Joining LJ gave me the gift of a friend I've never met who keeps me thinking ...
He is not happy about something in this election; so unhappy, in fact, that --
Well, behind the cut is my response to one of his posts. You'll get the flavor of his unhappiness in the parts of his post I quote in my response.
[context: California passed its Proposition 8, banning same-sex marriage]This is one of those days that makes me ashamed of my country-- and really makes me regret the days I spent in the military defending it. When this is what the United States of America is coming to... it isn't worth defending when it won't stand up for the rights of its own people.
I am deeply sorry you feel this way. I don't.
The US is not perfect -- and never will be -- but over the long haul it keeps plodding its way there. It's worth defending, it's worth our working at it. This blip, large as it is, doesn't change that. I am proud of you for your service, and can never regret it.
I take intellectual comfort in this: The proposition passed extremely narrowly. We are aware enough of the possibility that some of us are afraid of it. Many closets are now open. The issue is now an integral part of the Public Discourse. All of the above was not true just 50 years ago. We've come a very far way indeed.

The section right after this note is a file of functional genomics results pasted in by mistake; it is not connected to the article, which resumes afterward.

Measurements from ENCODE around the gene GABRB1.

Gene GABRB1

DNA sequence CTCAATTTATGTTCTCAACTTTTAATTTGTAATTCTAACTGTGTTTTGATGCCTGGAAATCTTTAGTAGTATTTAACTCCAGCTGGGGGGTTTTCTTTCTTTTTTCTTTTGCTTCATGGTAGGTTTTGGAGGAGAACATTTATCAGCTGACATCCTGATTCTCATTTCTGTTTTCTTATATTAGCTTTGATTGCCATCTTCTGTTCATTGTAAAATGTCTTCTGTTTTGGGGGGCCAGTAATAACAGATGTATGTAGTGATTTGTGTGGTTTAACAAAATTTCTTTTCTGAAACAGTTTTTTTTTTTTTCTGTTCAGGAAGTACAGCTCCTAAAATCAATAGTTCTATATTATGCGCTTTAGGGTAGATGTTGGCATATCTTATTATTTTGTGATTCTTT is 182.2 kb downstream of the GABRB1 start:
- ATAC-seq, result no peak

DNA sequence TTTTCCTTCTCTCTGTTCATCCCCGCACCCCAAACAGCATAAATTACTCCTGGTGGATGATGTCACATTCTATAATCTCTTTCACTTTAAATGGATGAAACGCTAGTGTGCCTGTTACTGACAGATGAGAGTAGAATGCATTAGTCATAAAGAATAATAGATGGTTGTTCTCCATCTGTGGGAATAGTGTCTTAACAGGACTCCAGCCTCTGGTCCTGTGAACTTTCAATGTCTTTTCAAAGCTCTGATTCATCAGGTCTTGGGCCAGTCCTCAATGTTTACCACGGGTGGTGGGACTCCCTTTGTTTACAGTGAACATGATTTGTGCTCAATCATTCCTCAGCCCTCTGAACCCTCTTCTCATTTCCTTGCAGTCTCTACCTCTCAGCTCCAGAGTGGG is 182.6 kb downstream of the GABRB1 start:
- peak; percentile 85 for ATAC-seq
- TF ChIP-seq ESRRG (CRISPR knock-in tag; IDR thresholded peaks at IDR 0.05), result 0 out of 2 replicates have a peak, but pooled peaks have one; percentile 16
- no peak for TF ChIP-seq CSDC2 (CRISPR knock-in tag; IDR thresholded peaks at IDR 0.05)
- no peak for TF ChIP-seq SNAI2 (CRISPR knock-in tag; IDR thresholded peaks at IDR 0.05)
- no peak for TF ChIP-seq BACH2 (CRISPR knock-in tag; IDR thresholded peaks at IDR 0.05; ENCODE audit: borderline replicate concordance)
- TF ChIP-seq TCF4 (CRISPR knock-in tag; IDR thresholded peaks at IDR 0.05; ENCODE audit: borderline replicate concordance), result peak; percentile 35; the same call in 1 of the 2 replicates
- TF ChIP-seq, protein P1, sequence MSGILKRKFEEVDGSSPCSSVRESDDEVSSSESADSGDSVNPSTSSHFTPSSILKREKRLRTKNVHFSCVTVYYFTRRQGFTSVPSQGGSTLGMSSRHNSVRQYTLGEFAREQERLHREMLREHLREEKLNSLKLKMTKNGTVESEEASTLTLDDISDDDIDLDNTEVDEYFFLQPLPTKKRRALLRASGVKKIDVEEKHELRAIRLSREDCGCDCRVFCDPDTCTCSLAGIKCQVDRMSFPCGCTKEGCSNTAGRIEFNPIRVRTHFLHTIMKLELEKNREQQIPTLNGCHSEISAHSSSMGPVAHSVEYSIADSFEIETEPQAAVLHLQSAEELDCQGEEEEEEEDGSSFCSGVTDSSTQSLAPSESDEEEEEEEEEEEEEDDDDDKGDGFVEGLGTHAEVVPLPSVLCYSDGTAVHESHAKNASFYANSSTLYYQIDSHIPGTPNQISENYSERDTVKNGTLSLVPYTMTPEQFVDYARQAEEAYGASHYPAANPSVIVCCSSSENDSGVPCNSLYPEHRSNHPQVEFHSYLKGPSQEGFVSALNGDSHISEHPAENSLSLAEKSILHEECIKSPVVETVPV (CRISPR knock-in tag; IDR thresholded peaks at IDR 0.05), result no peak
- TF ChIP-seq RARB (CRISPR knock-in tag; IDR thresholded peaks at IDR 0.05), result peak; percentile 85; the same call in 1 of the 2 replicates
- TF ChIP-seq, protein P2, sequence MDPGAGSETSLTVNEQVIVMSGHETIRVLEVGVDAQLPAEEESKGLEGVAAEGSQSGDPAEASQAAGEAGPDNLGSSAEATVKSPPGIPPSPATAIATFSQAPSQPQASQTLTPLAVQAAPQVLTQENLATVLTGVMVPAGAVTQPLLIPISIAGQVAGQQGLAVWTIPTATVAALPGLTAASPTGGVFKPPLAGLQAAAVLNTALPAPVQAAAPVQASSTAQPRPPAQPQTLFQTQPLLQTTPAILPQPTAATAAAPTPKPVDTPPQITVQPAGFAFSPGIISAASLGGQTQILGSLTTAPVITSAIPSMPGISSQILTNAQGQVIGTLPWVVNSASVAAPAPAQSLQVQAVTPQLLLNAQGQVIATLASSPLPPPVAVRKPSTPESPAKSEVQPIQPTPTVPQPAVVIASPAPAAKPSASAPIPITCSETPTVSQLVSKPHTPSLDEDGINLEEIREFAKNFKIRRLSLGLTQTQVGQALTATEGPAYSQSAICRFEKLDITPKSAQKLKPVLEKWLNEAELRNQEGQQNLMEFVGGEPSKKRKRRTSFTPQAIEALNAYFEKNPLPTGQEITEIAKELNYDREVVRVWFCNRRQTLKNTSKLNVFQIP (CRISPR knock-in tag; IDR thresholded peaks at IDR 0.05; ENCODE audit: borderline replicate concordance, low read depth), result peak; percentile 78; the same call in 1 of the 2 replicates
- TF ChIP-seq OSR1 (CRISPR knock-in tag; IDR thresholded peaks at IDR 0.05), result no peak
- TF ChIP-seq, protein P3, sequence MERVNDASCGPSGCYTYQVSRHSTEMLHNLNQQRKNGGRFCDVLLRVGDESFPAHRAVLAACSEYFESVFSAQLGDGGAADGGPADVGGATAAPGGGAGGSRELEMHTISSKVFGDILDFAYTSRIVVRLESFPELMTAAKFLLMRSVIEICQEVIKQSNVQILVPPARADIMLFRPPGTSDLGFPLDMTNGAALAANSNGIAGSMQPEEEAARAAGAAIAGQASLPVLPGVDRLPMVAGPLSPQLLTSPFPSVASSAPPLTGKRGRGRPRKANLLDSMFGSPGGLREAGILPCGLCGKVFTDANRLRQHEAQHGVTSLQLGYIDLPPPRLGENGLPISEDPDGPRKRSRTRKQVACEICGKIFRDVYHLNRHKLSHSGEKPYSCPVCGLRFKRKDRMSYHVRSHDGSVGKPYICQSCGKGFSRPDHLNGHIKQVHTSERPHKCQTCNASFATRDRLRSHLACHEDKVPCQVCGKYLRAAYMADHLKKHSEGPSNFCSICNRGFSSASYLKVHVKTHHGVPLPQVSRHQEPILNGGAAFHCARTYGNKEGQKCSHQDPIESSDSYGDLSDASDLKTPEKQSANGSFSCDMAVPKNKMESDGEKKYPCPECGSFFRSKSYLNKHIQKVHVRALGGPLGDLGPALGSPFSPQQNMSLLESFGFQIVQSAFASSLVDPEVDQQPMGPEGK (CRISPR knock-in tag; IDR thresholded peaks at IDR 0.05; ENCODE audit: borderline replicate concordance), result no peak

I feel enormous pride and achievement in this: In the same election that brought you these feelings, this country elected a Black president. That, too, was impossible just 50 years ago. I'd say that alone makes your service priceless.
I believe, too, that this election did as much, and more, as your service for protecting this country. Nothing this country has done has caught the world so by surprise, created such new paradigms for the world to consider or provided such a different prism through which to see us -- since WWII.
And, despite the passion and the stakes, it was an efficient and relatively civil change of government -- much more so than 2000 or even 2004.
I am inspired and energized by this election. On level with my first election as a member of the 18-year-old-voter freshman class of 1972.
Yeah, I'm still plugged into the electricity of the past election. The tighter the spring, the greater the aftershocks when sprung. I'll get back to mundane things like building houses and daily living soon -- I hope.
(Actually, be glad that I'm not posting about daily living right now. I'm sick- -- health-wise, I mean. Icky for me, boring for you.)